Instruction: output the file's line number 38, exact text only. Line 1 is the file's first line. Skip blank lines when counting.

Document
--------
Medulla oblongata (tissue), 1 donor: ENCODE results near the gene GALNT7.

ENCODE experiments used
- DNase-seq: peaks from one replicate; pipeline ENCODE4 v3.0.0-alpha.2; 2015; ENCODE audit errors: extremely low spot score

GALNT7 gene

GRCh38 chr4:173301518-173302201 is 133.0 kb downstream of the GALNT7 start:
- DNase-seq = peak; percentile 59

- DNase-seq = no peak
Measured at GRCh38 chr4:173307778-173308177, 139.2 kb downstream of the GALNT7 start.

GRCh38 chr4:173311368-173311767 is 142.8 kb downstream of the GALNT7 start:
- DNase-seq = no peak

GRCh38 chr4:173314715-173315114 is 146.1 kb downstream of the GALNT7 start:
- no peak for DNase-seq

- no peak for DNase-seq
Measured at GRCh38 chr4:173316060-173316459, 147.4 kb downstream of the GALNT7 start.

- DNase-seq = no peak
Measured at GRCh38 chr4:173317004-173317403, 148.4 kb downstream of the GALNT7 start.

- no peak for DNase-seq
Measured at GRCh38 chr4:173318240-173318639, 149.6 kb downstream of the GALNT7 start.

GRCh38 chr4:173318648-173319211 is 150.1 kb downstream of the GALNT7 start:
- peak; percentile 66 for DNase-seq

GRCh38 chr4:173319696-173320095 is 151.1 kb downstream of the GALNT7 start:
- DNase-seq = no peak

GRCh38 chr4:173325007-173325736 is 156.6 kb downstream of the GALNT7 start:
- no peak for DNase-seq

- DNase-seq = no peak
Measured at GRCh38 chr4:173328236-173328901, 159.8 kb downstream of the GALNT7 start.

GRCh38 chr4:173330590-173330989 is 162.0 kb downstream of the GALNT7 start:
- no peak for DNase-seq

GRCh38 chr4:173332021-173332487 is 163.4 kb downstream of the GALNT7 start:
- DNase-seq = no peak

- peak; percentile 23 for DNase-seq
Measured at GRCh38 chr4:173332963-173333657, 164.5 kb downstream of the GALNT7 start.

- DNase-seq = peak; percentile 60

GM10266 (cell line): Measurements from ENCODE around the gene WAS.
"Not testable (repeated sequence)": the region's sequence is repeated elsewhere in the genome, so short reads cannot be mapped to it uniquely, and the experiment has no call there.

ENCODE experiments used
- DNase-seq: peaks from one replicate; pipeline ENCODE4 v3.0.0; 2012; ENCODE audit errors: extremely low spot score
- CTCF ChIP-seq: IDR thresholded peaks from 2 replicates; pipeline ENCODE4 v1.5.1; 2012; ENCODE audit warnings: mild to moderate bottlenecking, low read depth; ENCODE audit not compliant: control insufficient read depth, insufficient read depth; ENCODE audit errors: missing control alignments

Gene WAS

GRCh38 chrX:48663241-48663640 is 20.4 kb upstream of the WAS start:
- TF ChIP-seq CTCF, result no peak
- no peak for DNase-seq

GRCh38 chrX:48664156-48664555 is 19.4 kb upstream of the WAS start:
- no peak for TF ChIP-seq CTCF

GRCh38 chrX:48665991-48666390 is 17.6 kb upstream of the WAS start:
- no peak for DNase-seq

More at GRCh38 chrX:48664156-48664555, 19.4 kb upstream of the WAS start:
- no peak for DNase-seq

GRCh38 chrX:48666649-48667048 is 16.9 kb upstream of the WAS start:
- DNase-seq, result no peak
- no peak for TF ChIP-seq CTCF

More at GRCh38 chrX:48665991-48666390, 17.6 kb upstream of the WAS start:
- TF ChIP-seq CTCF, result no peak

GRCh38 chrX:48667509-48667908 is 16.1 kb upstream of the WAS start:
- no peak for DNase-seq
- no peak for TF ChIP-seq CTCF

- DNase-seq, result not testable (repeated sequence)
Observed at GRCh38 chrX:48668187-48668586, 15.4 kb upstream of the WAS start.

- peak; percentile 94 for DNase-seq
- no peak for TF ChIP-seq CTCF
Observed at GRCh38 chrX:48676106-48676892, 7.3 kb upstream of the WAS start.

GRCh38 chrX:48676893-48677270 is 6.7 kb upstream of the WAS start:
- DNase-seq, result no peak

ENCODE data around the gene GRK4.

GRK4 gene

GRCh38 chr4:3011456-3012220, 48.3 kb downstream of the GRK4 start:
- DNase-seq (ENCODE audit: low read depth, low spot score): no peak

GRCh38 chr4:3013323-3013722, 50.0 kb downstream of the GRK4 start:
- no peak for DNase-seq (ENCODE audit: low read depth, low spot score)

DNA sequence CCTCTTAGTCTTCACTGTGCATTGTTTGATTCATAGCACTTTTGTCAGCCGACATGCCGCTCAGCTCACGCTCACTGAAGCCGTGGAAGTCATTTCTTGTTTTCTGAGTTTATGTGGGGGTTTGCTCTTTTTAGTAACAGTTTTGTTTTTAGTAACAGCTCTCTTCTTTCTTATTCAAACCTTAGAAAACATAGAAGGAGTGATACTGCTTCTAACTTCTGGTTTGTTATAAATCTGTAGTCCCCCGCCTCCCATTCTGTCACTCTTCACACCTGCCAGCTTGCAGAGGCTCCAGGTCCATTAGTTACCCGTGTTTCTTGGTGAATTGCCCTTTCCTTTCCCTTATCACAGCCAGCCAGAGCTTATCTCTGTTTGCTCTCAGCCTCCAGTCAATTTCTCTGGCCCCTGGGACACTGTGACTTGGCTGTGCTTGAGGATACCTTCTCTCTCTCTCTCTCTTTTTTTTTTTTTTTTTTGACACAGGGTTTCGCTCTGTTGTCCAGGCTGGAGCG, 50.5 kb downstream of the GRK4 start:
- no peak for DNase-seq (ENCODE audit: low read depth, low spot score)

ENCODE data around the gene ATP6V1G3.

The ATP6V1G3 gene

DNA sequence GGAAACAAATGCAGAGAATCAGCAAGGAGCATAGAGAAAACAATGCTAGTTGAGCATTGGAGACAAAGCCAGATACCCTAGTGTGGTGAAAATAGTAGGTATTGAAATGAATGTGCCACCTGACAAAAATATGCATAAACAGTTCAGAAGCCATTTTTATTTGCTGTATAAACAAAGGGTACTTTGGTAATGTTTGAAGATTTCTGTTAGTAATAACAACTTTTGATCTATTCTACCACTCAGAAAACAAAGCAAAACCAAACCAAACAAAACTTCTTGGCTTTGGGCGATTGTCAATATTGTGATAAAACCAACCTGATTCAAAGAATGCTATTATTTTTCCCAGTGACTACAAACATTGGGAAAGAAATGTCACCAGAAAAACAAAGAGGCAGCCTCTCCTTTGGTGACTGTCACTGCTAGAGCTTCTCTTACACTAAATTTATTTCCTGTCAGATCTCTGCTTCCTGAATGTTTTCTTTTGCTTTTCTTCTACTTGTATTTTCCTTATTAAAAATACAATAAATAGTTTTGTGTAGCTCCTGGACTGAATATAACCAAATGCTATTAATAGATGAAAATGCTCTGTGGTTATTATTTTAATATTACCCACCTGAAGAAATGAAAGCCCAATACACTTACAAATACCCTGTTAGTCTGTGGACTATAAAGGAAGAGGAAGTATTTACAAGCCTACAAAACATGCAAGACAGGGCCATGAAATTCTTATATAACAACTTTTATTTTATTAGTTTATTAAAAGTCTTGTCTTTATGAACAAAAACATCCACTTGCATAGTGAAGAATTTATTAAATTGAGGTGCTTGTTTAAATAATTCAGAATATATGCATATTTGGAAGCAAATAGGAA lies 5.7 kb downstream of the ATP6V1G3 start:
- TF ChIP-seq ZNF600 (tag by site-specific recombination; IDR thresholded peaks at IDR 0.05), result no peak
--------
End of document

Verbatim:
- CTCF ChIP-seq: IDR thresholded peaks from 2 replicates; pipeline ENCODE4 v1.5.1; 2012; ENCODE audit warnings: mild to moderate bottlenecking, low read depth; ENCODE audit not compliant: control insufficient read depth, insufficient read depth; ENCODE audit errors: missing control alignments